Digital Camera (iPhone works): I take notes when I’m repairing something, but sometimes nothing beats a photo, like when trying to figure out which direction that unpolarized connector should go together. Snap a photo at key stages to help you out.

    Nice set of jeweler’s screwdrivers: It’s hard to find a good set, but you can buy nice individual ones at a place like Sears. There is no substitute for the right size Philips screwdriver when you need to remove that tiny screw that holds something together. The tip of your pocketknife will thank you.

    Desoldering iron: yes, I used to use one of those spring-loaded plunger desoldering tools, but nothing beats a true desoldering iron, with its hot hollow tip. I use this for salvaging parts from broken electronics.

    RJ crimper: I have a nice-quality crimper for crimping the RJ connectors used in phone and network connections. I almost always make custom-length phone cables for connecting my land-line equipment so that I don’t have a big bundle of wire on the kitchen counter.

    Stanley 99 Classic Retractable Utility Knife: I have one of these in each of my work areas. It’s great for general purpose cutting, and the blades are replaceable if you break or dull them. I like to touch them up with a strop before use to get them really sharp. I use them for everything from cutting picture frame mats to trimming sheetrock to size and for rough carving of wooden projects. It’s also excellent for marking where you want to cut with a crosscut saw. If you follow with an angled cut on the waste side, you make a triangular groove for your saw to ride in, improving accuracy.

  6. Gilberti says:

    Several months ago I finally had it with my first soldering pencil, a 25W “wood burner” I bought from Radio Shack many years ago. Bought a Weller WESD51 Soldering Pencil/Station from Amazon and haven’t looked back. My last iron got uncomfortably hot at the handle, but with the Weller, I can, and have, soldered comfortably all day long. Plus the joints I’ve made with it are some of the cleanest I’ve ever made. Easily the best $130 I’ve spent in a long time.

    My other favorite tool is my trusty Buck 110 folding hunting knife, because sometimes a job just needs a big knife. It’s solid, relatively cheap, comes with a lifetime warranty (not that you will need it), and the belt holster means you never have to be without it.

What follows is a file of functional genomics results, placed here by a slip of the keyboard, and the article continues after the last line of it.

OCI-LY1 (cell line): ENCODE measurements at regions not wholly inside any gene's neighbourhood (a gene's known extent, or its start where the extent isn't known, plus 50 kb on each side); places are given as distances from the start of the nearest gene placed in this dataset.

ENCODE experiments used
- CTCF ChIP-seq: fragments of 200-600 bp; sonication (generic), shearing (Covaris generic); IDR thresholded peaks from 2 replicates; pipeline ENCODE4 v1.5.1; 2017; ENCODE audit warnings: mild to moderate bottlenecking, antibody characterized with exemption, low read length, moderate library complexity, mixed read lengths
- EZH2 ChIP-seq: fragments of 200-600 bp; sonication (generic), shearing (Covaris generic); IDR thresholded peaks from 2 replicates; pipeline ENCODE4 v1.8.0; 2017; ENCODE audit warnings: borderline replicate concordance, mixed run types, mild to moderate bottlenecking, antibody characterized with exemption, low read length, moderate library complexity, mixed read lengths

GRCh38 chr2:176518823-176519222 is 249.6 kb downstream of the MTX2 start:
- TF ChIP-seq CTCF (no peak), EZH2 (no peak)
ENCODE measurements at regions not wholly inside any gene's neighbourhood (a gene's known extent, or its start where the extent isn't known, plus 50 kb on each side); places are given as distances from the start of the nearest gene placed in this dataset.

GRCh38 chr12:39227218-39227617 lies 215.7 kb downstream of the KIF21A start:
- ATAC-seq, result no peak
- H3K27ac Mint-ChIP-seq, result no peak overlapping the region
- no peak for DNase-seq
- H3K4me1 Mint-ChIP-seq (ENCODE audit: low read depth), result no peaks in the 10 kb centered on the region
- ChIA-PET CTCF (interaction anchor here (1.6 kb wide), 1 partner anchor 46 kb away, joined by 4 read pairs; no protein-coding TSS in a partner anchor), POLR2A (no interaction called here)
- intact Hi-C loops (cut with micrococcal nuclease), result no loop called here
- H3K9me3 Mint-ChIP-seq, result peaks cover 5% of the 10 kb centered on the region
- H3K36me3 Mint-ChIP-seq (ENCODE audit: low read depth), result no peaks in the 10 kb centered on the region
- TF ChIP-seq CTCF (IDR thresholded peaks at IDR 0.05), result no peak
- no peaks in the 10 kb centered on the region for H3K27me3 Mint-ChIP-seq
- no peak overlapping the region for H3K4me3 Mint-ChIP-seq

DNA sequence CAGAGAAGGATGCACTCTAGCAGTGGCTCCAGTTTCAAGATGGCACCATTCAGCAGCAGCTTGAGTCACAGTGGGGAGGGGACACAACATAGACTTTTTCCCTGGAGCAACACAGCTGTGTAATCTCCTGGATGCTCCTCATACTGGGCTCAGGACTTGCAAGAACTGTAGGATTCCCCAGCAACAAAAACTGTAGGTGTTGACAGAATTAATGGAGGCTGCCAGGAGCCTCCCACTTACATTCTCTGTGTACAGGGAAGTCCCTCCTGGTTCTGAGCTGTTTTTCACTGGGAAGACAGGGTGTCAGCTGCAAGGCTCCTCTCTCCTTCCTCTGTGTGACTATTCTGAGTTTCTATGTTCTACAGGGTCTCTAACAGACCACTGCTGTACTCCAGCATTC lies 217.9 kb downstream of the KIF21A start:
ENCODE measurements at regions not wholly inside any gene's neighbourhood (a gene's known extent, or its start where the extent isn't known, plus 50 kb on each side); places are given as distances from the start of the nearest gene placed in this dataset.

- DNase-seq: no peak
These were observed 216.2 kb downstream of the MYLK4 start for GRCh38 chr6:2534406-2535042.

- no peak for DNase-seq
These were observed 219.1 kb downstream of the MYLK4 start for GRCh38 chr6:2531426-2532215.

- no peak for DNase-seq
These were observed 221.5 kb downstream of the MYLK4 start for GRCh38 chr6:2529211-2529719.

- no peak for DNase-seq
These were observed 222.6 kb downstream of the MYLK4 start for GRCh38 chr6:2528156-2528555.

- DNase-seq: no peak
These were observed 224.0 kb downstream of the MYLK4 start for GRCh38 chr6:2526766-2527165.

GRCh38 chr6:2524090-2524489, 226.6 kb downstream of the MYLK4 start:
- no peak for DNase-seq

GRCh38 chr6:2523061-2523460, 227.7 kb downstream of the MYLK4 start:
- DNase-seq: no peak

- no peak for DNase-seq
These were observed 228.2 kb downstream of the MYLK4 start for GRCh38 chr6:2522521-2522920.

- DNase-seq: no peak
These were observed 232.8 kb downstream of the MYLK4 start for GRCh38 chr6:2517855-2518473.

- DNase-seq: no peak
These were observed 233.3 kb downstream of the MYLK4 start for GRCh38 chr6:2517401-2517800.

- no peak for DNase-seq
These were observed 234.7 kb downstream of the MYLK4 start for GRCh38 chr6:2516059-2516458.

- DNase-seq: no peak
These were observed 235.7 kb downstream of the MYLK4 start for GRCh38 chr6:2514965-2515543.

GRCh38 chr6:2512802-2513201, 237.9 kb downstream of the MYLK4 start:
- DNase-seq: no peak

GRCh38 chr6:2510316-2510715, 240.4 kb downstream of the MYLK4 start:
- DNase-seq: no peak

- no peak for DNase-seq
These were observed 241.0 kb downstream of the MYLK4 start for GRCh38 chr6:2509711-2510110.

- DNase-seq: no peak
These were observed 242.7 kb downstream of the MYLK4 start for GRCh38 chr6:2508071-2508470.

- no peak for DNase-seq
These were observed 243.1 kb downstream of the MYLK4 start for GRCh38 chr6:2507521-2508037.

7. I Heart Robotics says:

    This mini crow bar / chip lifter from Wiha tools is great for taking things apart.

    http://www.iheartrobotics.com/2010/02/cool-tool-precision-crow-bar.html

  8. metis says:

    for a daily carry i’ve switched to a Gerber Crucial multi tool. it’s smaller, and covers the commonly used bits handsomely.

    for work/projects i still rely on my 1st gen gerber scout needle nose multi tool. dropped from 3 stories still snips a coat hanger neatly, and outlasted 3 leatherman tools. the other must have is the Klein 10-in-1 driver.

    the tool i probably use the most is my HTC G1 running CyanogenMod Android. gps, email, unit conversions, looking up MSDS sheets, watching old movies…. an iphone with out DRM, but with keyboard, multitasking, and root. information is a tool just like a hammer, but tends to want a more judicious application, and i like mine with fewer censors.

  9. Conor says:

    I have a Leatherman Skeletool CX that I love to death. It’s the one with the half-serrated blade, which I find to be most useful. I don’t need 72 and 1/2 tools to make it through my day; the thin-jaw pliers, cutters, knife, and basic screwdriver are all I usually need.

  10. johonn says:

    select Leatherman tools are available with black oxide, as well… My favorite tool from that company is the Surge.